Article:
I have 4 fusions from L5-3, the latest last May '12 where they fixed my disc that broke.They went through my side this time. I take 40 mg of oxycontin 4x a day and 4 fenatyl lollipops 300 micro gms 4x a day.
  • I was never tested the first time until 2011 so I consider myself very fortunate. I even offered a few times , but my doctor at the time always refused saying he didn't need me to. Now I know that there were some patients who were tested every time they came in and others who were kept on a two week schedule and a urine test at every visit...but as someone else said, it was because there were red flags in their behaviors, or excuses about "lost" or "stolen" scripts or meds, running out early , and other problems.
  • The practice I am using only gives out tramadol. They give me a hard time everytime I call. I am waiting for one last treatment for botox then I am done. Today I called for flexiril and they gave me a hardtime requesting a refill. They claim itis a NY law to make patients come every monh or refills.

    I switched to a suregon last month and the mailed the refills to the pharmacy. I have no idea what happens with my meds when they are changed after surgery.
    40 year old mom
    Tlif July 18
  • sandisandi Posts: 6,343
    edited 06/06/2013 - 7:18 PM
    I am in NYS as well and yes, the patient must come in every month to be given a new prescription for their medications , at least for opiates. Some PM practices will allow patients once they are stabilized to alternate to every other month or every third month to see the physician but the new prescription must be written each month.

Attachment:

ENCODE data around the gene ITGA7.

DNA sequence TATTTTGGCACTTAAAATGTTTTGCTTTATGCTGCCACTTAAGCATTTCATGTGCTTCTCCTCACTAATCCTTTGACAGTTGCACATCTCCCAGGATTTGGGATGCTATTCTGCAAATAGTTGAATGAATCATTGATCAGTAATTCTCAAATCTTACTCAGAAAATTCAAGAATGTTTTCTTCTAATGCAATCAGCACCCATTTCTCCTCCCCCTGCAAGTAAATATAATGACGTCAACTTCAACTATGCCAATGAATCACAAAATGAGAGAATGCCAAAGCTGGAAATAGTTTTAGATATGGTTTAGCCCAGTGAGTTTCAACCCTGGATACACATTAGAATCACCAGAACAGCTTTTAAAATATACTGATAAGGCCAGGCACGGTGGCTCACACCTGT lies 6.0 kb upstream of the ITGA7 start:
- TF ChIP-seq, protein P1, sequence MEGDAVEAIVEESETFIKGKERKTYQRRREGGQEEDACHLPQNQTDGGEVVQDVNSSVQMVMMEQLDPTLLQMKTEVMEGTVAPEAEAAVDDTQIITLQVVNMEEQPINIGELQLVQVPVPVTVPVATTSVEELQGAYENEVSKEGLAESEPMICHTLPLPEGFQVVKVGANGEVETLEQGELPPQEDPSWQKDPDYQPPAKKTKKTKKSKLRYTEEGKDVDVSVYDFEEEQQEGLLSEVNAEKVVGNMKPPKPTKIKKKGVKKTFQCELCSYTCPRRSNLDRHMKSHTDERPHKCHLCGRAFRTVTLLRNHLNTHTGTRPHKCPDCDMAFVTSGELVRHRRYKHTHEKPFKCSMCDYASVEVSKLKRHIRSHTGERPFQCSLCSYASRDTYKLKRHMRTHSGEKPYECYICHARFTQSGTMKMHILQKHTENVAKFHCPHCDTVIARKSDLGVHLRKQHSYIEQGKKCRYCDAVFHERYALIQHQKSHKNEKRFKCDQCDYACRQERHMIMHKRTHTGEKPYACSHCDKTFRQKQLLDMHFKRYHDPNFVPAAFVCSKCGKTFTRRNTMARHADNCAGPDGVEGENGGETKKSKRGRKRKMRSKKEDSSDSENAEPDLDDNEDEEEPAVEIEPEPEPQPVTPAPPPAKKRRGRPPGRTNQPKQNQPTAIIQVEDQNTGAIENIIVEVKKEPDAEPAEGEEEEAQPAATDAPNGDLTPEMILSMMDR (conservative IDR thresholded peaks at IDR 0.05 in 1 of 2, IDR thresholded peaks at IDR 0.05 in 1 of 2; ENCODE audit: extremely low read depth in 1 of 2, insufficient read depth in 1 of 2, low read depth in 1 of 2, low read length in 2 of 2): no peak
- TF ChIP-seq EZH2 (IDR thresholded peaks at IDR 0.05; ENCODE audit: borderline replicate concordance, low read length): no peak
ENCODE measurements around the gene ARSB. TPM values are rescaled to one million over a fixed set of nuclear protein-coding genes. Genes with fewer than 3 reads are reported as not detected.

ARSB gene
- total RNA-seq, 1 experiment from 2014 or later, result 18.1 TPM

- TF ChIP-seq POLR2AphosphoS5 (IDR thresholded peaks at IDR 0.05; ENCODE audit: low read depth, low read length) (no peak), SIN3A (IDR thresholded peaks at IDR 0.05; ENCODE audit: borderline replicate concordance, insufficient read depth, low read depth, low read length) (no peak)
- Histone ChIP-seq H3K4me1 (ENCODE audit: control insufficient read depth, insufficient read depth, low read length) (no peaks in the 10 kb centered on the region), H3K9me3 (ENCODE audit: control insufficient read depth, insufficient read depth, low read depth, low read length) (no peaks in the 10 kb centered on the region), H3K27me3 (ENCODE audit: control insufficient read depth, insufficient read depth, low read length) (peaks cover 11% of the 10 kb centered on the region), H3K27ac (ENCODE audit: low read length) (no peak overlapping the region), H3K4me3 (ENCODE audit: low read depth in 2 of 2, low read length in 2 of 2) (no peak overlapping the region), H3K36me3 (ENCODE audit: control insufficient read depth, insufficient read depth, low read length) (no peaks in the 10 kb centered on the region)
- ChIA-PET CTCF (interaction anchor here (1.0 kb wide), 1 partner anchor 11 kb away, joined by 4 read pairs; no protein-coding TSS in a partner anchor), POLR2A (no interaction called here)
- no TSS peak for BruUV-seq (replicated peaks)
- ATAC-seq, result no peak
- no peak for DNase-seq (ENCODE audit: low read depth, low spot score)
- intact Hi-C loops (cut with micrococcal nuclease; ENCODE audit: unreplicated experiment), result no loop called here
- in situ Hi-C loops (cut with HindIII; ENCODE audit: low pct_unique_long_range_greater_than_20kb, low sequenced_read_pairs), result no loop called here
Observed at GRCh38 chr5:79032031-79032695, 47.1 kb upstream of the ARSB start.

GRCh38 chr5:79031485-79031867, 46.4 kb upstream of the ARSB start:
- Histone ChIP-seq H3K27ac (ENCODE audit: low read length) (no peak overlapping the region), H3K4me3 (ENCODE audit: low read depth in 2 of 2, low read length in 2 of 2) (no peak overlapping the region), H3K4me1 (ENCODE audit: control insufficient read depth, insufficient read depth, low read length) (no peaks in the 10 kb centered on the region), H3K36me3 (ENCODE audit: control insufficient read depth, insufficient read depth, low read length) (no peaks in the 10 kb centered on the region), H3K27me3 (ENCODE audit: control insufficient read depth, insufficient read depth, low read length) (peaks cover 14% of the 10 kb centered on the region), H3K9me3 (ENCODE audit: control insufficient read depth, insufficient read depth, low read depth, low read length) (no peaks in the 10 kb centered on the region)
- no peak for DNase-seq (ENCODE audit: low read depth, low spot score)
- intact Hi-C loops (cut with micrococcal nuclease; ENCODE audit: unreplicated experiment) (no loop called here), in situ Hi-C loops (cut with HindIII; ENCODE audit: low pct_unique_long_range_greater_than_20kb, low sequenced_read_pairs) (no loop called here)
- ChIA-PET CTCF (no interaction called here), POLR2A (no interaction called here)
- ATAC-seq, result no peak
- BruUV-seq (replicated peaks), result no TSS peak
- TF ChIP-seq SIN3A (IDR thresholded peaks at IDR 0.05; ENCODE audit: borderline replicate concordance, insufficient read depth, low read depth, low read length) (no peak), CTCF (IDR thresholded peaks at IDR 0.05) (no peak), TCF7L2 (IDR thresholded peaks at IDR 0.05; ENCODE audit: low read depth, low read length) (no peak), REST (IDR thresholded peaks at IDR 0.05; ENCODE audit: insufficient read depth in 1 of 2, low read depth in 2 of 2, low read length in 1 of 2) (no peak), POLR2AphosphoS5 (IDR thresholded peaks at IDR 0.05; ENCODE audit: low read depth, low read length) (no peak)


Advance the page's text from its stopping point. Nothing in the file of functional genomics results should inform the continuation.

• I have no experience with Pain Management/Clinics but I do know that when I was healing from my surgeries My surgeon could only write so many pills per script of any CII drug and none of them could be called in and none of them could have refills. (so I guess what I'm reading these are more state laws?) I know this is one reason we did try hydro codone because it was classified differently and could be written with one refill, but I hated that drug, it made my heart POUND, just not the right one for my body, so that didn't work. I had to go back to what I was on in the hospital. I'd have to pick up a paper script to take to the pharmacy each time. This was an issue because I wasn't on a "maintenance" dose, I was actually using it for healing so we were working to tier down the dosages. I was fortunate, my doctor's office was about an hour from my house (in traffic) but his surgical nurse lives in between my house and his office. She was so kind as to meet my husband to give him the paper script so we didn't have to drive the entire way. Yes, I still sent to see him on a regular basis at the beginning but those appointments didn't always line up with when I needed refills, which was awhile because I started from surgery and some (in my opinion for my body) relatively high dosages and my surgeon worked out a plan of tiering these down every two weeks, and because so much of it was extended release, it wasn't something I could just "take half a pill" of but had to have a new script each tier down (every two weeks). I understand safety, I do but what if I had lived further out in the country and had to go pick up a script every two weeks while in full on recovery mode? I just wish law makers thought more about protecting recovering patients and chronic pain patience as oppose to just trying to reduce drug abuse.